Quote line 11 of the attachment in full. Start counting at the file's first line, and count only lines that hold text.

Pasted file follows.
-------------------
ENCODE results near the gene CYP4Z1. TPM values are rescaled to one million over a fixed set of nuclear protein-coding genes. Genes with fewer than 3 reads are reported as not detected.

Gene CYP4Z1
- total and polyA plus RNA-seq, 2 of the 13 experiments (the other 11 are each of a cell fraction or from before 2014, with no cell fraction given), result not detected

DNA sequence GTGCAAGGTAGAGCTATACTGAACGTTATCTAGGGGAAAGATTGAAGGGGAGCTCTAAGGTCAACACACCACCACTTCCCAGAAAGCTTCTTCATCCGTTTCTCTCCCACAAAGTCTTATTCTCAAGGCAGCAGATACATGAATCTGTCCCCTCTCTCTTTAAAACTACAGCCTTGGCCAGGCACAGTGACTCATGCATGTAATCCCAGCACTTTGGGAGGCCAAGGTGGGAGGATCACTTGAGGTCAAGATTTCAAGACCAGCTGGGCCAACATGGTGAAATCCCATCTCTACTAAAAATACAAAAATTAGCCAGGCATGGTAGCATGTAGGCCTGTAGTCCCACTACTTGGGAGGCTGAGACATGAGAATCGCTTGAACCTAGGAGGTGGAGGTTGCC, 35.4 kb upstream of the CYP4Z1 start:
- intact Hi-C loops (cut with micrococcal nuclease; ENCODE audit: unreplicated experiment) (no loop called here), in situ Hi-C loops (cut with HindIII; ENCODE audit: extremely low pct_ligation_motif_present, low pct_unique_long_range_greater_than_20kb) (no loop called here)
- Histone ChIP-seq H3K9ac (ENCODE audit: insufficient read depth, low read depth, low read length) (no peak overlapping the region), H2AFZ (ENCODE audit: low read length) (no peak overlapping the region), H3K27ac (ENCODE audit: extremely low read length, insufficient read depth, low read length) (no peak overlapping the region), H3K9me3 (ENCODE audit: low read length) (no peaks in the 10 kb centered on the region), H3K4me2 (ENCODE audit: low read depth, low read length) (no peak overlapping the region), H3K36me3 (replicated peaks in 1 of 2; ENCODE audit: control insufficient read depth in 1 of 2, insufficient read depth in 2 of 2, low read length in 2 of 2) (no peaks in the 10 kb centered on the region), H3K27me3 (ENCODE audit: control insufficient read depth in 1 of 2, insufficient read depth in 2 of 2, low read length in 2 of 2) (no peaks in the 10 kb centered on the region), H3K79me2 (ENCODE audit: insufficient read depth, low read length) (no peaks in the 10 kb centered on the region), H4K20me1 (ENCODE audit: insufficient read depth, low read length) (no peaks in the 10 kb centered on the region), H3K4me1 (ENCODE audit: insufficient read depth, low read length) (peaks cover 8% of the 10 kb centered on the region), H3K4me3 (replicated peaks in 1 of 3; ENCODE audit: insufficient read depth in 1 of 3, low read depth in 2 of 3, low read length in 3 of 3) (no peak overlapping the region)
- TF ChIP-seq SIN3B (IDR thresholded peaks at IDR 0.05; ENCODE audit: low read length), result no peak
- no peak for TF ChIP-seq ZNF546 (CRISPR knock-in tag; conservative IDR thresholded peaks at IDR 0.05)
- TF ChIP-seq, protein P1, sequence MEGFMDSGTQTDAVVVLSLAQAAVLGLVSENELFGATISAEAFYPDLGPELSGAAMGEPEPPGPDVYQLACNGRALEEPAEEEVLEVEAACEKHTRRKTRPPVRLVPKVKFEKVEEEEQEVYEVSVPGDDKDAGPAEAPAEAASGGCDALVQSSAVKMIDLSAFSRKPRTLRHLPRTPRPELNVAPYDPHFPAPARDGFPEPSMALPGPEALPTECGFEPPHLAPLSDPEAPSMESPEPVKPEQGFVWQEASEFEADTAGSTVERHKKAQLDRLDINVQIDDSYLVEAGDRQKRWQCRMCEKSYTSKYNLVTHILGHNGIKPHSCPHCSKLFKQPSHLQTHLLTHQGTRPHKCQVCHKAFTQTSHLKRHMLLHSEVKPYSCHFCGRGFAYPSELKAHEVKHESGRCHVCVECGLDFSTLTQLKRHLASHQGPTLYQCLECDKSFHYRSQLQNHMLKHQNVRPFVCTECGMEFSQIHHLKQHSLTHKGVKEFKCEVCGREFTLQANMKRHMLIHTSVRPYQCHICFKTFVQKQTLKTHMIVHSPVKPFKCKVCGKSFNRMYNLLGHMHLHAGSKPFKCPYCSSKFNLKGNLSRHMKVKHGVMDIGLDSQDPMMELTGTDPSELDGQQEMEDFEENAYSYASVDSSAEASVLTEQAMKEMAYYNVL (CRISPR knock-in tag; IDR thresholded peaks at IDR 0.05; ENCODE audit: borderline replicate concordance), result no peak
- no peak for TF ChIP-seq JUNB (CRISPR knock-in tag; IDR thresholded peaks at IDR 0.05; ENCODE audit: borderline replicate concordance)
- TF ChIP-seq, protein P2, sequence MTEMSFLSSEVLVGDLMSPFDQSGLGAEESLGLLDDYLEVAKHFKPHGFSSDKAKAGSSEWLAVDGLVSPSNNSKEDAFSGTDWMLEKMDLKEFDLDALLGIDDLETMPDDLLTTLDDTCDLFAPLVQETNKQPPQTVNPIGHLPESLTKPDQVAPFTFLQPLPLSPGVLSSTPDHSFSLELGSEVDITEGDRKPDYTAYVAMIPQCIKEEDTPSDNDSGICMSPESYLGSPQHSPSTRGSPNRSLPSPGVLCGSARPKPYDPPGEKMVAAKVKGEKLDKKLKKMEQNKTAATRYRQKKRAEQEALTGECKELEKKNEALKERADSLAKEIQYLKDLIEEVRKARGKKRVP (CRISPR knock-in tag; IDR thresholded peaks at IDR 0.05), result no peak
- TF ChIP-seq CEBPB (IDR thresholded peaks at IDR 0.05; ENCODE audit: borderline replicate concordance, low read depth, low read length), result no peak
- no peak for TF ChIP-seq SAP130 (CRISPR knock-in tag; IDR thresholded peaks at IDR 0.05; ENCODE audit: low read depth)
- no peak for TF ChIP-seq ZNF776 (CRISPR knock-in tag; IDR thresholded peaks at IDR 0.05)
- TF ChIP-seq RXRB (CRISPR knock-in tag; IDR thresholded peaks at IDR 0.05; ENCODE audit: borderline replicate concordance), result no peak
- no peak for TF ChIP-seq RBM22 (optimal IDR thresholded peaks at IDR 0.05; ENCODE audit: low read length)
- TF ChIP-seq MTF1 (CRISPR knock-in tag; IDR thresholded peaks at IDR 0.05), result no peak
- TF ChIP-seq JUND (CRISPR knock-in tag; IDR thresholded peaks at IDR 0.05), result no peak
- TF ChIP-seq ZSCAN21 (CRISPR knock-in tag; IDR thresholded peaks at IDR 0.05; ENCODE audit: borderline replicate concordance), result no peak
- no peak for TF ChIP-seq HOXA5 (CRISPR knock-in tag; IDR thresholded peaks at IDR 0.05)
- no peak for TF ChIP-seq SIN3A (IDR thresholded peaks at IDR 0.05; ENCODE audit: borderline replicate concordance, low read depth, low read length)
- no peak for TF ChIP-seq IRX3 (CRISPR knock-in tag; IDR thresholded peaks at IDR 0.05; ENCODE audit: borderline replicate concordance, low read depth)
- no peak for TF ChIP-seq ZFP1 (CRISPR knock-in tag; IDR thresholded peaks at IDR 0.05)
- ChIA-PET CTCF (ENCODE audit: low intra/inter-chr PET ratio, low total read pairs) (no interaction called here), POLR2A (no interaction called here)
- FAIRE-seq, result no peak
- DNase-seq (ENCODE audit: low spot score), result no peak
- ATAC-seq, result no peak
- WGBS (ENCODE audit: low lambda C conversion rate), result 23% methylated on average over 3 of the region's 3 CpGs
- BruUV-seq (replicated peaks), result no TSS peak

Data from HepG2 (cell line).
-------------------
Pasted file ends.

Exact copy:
- TF ChIP-seq, protein P2, sequence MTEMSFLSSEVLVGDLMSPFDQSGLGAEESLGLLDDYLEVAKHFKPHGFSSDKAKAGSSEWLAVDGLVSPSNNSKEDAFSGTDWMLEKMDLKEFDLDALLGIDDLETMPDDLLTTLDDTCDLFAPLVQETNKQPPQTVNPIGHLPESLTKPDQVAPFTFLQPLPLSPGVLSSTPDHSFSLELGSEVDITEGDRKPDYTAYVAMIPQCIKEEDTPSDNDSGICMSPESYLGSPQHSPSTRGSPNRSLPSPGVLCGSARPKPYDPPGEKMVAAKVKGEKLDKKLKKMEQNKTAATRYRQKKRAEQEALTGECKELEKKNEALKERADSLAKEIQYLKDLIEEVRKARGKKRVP (CRISPR knock-in tag; IDR thresholded peaks at IDR 0.05), result no peak